Spatial Analysis of the Urban System in Guangdong Province of South China Using Population and Economic Indicators

The Open Geography Journal, 2008, 1, 1-14

J. Shen

“Much advance has been made in the study of the new urbanization process in post reform China. But the resulting urban system in Guangdong province has not been thoroughly analyzed creating a knowledge gap between the new urbanization process and the new urban system. This paper attempts to reveal the emerging urban system hierarchy in the 1990s in Guangdong province under socialist market economy using rank-size distribution as a yardstick. As there was substantial discrepancy among the rank-size distributions of cities in terms of population and economic indicators especially due to the existence of “temporary population” and the policy of “designating a whole county as a city”, the urban system in Guangdong province was analyzed using demographic and economic indicators. The significant role of economic development in urban growth was also identified through cross-sectional comparison and correlation analysis of time-series data on economic and urban indicators.”

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Sensitivity of GIS-derived Terrain Variables at Multiple Scales for Modelling Stoat (Mustela erminea) Activity

Applied Geography, In Press, Corrected Proof, Available online 22 September 2010

R.D. Martin, L. Brabyn, M.A. Potter

“This research combines automated Geographical Information Systems (GIS) and iterative logistic regression scripting to data-mine for terrain variables that predict stoat (Mustela erminea) visitation to tracking-stations in a New Zealand indigenous forest and explore the impact of spatial analysis scale on modelling outcomes. Variables such as curvature and density of tracks are dependent on the scale of the analysis window used to compute the values. With automated GIS analysis it is possible to derive a large number of terrain parameters that vary in computational scale. It is common for analysts to make nominal choices regarding the size and type of analysis windows when calculating these derived variables, without testing the statistical validity of that choice. Stoats are a significant pest in New Zealand and threaten extinction for a number of vulnerable native species. Field data on stoat activity, based on footprint tracking tunnels, were used to develop an Akaike Information Criterion (AIC) optimised predictive model applying stepwise model selection. Once the optimal model was determined, the sensitivity of the model to different terrain parameters was tested by systematically substituting each variable and calculating the difference this made to the model equation. The most dominant terrain predictors influencing stoat visitation were proximity to tracks, altitude, northerly and easterly aspect, mean curvature, and topographical position and slope. Proximity to tracks and mean curvature were the most sensitive variables to analysis scale. This paper demonstrates the importance of considering scale in developing predictive models and the need to test many ecologically sensible analysis scales in order to find the best predictive variables. The paper concludes that GIS-based spatial data extraction, combined with automated statistical data mining methods, has an important role in developing accurate animal activity models.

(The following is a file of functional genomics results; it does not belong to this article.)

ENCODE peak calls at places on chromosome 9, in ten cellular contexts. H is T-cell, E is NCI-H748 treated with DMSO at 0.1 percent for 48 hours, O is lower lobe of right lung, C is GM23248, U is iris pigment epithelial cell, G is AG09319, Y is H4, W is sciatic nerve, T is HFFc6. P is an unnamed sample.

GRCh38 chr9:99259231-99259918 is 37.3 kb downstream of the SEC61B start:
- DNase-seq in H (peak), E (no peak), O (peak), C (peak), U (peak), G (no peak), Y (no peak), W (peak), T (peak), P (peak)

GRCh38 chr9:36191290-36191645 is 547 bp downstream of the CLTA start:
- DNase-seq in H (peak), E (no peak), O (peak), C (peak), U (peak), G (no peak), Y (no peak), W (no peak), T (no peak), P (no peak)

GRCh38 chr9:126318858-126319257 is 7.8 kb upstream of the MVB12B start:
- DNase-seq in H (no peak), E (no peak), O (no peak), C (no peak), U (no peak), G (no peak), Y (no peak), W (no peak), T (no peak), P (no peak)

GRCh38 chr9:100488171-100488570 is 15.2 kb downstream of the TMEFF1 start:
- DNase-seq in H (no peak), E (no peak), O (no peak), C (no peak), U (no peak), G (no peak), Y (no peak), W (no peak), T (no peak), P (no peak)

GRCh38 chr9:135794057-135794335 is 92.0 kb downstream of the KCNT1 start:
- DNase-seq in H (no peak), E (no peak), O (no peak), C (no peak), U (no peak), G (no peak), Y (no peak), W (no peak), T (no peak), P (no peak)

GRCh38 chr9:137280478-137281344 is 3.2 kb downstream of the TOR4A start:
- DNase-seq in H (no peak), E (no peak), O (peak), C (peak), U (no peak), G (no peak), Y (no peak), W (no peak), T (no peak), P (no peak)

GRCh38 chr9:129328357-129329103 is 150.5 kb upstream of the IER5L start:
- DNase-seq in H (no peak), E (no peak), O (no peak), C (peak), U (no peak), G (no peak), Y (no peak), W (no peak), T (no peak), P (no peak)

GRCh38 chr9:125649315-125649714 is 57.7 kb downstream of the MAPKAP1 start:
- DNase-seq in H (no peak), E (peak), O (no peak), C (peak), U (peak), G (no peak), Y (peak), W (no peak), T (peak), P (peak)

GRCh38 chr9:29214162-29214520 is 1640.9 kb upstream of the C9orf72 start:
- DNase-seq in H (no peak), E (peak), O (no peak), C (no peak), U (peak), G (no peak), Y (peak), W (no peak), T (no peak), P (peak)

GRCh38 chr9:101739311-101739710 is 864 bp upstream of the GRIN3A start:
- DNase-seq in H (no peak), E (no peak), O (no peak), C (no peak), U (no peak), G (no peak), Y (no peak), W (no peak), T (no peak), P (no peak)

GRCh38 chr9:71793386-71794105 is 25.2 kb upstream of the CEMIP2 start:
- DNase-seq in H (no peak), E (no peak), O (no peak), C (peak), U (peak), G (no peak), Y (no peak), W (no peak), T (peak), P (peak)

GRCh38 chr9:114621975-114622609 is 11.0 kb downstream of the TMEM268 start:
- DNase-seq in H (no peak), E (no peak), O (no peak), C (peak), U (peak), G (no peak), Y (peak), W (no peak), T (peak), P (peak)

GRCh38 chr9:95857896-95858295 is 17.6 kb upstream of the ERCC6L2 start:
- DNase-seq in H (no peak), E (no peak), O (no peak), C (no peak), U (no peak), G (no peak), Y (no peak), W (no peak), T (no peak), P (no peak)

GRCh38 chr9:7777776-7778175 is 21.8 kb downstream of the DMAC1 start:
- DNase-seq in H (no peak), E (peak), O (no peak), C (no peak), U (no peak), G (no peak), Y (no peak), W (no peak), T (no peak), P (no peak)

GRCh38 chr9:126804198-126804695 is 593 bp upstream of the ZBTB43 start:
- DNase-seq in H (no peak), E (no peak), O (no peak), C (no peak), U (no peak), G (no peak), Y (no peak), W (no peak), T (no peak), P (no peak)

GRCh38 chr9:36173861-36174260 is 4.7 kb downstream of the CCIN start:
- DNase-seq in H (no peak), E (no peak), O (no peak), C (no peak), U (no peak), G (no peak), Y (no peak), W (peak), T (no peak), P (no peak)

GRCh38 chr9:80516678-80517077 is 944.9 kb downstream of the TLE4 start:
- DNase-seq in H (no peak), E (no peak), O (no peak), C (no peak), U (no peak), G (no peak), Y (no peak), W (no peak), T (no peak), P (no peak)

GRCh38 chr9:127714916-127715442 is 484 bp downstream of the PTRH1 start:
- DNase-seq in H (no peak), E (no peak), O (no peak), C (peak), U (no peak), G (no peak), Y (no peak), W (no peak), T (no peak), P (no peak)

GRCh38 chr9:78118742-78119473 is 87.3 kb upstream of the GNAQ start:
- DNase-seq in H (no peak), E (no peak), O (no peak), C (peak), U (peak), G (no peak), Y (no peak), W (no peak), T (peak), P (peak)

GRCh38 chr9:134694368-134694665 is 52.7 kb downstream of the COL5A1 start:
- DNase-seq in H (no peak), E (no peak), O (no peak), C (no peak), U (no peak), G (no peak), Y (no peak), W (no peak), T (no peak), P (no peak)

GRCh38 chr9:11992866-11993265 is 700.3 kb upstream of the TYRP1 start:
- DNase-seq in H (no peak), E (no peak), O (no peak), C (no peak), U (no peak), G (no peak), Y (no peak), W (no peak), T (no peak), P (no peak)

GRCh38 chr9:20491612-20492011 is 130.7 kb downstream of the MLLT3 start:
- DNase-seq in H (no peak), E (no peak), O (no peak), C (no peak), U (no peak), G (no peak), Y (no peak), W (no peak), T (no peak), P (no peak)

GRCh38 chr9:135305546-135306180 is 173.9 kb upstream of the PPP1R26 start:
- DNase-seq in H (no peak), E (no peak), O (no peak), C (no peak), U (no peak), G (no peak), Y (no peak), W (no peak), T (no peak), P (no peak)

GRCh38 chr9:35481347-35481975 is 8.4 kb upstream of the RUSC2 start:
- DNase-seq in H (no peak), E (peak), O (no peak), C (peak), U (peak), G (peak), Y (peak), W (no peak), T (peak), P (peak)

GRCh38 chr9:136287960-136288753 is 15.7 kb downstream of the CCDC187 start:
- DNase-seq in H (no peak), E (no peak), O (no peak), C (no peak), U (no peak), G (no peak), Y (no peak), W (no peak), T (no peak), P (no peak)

“Research highlights

  • This research demonstrates that choice of computational scale can be important for some modelling.
  • Choice of analysis scales was found to affect terrain effects in a logistic regression modelling analysis.
  • Terrain variables most influencing stoat visitation were tracks, altitude, aspect and curvature.
  • Proximity to tracks and mean curvature were the most sensitive variables to analysis scale.”

More information

Collect and Update GIS Information Directly from iOS Devices

Esri Releases ArcGIS App Update

Esri has released an updated version of its ArcGIS for iOS app. In addition to using the app to discover and explore maps, find places and addresses, and query map layers and data, users can now collect and update geographic information system (GIS) information directly from their iPhone, iPad, or iPod touch devices.

The app lets users collect, edit, and update features and attribute information while performing field data collection and inspection. The update is available at no cost from the App Store.

Users of the updated ArcGIS app can

  • Use onboard GPS to collect and update GIS data.
  • Attach photos and movies to collected data.
  • Tap on the map to get information about a location.

In addition to the ArcGIS app, an API is also available that lets developers and Esri partners create focused, spatially enabled applications for iOS devices. These custom apps can be deployed within an enterprise or to the public via the App Store.

To download the app update, visit the App Store.
To learn more about the ArcGIS for iOS app, visit

[Source: Esri press release]